TS: It was difficult, man. Because I knew that I was tip-toeing on some precious grounds. Honestly, I tried not to think about it too hard. I tried to feel [screenwriter S. Craig] Zahler's inspiration in his script, and tried to harness the respect that I have for the franchise. You know, I lied to my parents when I was a kid and told them that [Puppet Master '89] was a Jim Henson movie at the video store. Then I took it home and it was the craziest thing I'd ever seen in my life. So, I tried to get back to that level of respect, too: being a kid watching these movies and just being blown away by how weird they were. I hope that the fans recognize our love and see that we're not just milking the name. This isn't a monetary-driven thing. This was just a great match of the right people and the right franchise. 

BMD: I think you can feel that respect, along with the fact that you guys are having fun playing and churning out this really gnarly slasher. But in that regard, how much improvisation was going on behind the scenes with the set pieces? Because [The Littlest Reich] hits a crescendo of kill, after kill, after kill, after's great. Was that all on the page, or were you guys coming up with gags on set? 

TS: That's the great thing about Zahler, because that was all in the script, man. That was all in the script. Every little nuance, every little detail - you can thank that man for it all. I was given the great chance to come in and do some Second Unit directing, and there were a couple of times that I was able to make suggestions that did make it into the film. But that's just another testament to Cinestate and Dallas and how they trust in their crew. 

BMD: So, walk me through a gag then - from page to concept to execution. How does that work flow operate for you? 

TS: Well, Zahler would hand me the script and then we would break down what sort of aesthetic we wanted to see. Because he's really particular about everything - all the way down to blood color. Then I gotta channel my inner [Tom] Savini and design it. Then we'd say, "how much blood and how realistic are we going to be here? How gross do we want this to be? Is it funny or is it horrifying...or is it both?" The great thing with Zahler is that the answer is almost always "as gross as possible." He's just the best writer to work for. 

A lot of people will watch his films and say that motherfucker is "irreverent" and it's not true. He just doesn't care if he pisses you off. He has a vast amount of reverence, and it shows in the way he treated Puppet Master in general. But he doesn't care if he pisses off stupid people. He doesn't care if he pisses off the masses in this climate where everything makes everyone angry. He's an artist willing to go to extreme lengths, but it's his vision, and I love him for it. He gave me the ability to make the bloodiest film of my career while also re-designing all these puppets with their unique personalities.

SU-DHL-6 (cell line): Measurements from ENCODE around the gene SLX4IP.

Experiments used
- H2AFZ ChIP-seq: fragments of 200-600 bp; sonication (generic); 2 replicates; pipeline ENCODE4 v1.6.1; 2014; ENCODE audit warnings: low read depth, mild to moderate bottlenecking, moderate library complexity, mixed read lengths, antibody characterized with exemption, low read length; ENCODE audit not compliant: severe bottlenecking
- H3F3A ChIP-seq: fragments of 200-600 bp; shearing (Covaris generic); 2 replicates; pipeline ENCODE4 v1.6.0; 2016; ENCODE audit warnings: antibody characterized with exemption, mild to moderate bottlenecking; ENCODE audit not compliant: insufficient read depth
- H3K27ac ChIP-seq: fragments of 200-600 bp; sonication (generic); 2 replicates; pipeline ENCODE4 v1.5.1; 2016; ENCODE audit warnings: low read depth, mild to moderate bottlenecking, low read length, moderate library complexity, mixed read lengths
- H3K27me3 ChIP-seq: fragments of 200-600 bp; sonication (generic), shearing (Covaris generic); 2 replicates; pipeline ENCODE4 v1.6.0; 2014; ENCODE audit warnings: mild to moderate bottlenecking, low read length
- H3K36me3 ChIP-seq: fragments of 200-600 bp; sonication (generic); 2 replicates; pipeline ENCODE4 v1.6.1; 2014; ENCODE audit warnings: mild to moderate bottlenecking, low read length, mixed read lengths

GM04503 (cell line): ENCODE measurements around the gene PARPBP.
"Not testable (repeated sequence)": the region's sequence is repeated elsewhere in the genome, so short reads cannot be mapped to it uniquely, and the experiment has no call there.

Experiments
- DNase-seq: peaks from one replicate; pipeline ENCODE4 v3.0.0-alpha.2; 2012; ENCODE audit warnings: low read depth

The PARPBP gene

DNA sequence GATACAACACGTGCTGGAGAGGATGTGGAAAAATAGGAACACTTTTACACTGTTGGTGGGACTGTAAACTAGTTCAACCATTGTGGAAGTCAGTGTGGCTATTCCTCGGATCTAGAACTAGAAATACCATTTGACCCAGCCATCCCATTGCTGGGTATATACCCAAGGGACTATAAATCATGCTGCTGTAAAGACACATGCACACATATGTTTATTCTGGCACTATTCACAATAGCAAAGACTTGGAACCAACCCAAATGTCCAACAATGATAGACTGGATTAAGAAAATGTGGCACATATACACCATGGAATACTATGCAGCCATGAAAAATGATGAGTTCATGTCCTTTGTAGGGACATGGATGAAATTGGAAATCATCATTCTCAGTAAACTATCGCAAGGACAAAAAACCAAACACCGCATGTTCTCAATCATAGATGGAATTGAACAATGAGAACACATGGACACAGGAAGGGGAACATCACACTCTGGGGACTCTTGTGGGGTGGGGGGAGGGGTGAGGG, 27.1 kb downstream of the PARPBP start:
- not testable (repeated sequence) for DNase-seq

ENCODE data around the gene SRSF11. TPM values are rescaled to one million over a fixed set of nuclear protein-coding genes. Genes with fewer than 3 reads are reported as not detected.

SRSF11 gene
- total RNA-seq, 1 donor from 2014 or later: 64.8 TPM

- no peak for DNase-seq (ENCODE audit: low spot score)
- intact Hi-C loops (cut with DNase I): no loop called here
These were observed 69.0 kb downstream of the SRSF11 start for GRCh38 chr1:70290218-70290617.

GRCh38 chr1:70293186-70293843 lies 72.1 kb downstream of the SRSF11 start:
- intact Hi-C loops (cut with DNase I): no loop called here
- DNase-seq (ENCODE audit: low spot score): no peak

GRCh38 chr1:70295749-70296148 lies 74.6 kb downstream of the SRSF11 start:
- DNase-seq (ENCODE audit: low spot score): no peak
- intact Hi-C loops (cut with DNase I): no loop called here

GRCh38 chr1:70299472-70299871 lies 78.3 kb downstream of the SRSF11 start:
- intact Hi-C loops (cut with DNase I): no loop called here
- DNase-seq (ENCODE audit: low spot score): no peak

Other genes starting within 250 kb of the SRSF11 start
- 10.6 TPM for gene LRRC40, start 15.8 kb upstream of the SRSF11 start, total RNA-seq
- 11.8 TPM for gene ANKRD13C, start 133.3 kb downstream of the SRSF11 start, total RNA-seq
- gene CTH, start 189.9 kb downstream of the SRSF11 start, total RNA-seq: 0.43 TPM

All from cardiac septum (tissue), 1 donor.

BMD: As a splatter guy: what's your favorite kill? What's the gore gag you always look to and say, "that's the one"? For me, it's always been the head explosion in [Bill Lustig's] Maniac ('80). 

TS: Oh man, that's a rough one. I mean, if I've got to go with the most ingrained image, it's got to be the pig-polling in Cannibal Holocaust. When you asked that question, it was the one that instantly flashed through my mind. As far as most inventive kills go: it's got to be Dead/Alive. The goal is always going to be to beat Dead/Alive, which I don't think anyone, myself included, will ever do. I think you see a little bit of that competition in Puppet Master. You see our attempts to not only just shred the human body, but do so in colorful, fun ways. That's my new thing. It's not just Anatomy 101. 

We would have little riffing sessions at lunch - me and Dallas. We'd sit down and I'd be like, "listen man, you know this gag. I've got this really gross idea. Can I go where I want to go with this?" And without barely taking a break from his food or even looking up Dallas was like, "yes, of course you can." That's why I fucking love that guy. I run to set and I do the most absurd kill that I've seen in years, and he's right behind me, clapping and cheering. The gore reflects that energy onscreen. 

BMD: You have Castle Freak coming next. Can you tell us anything about it? I love the original, and the fact that you're bringing Barbara [Crampton] back is just so great...

TS: I will say this: I'm a giant Lovecraft fan. The original was only partially based on the Lovecraft short story. We are injecting about a thousand times more Lovecraft into it than anyone is expecting. We're bringing the Lovecraft universe to life while still being respectful of Stuart Gordon's creature. We're wanting to create an aesthetic that I wish I could tell you, but I'm not going to. It'll be worth the wait, because like Puppet Master, the team behind it are all in love with what they're going to be making. I think all interested parties are going to be pleased. 

Puppet Master: The Littlest Reich is in select theaters and on VOD now.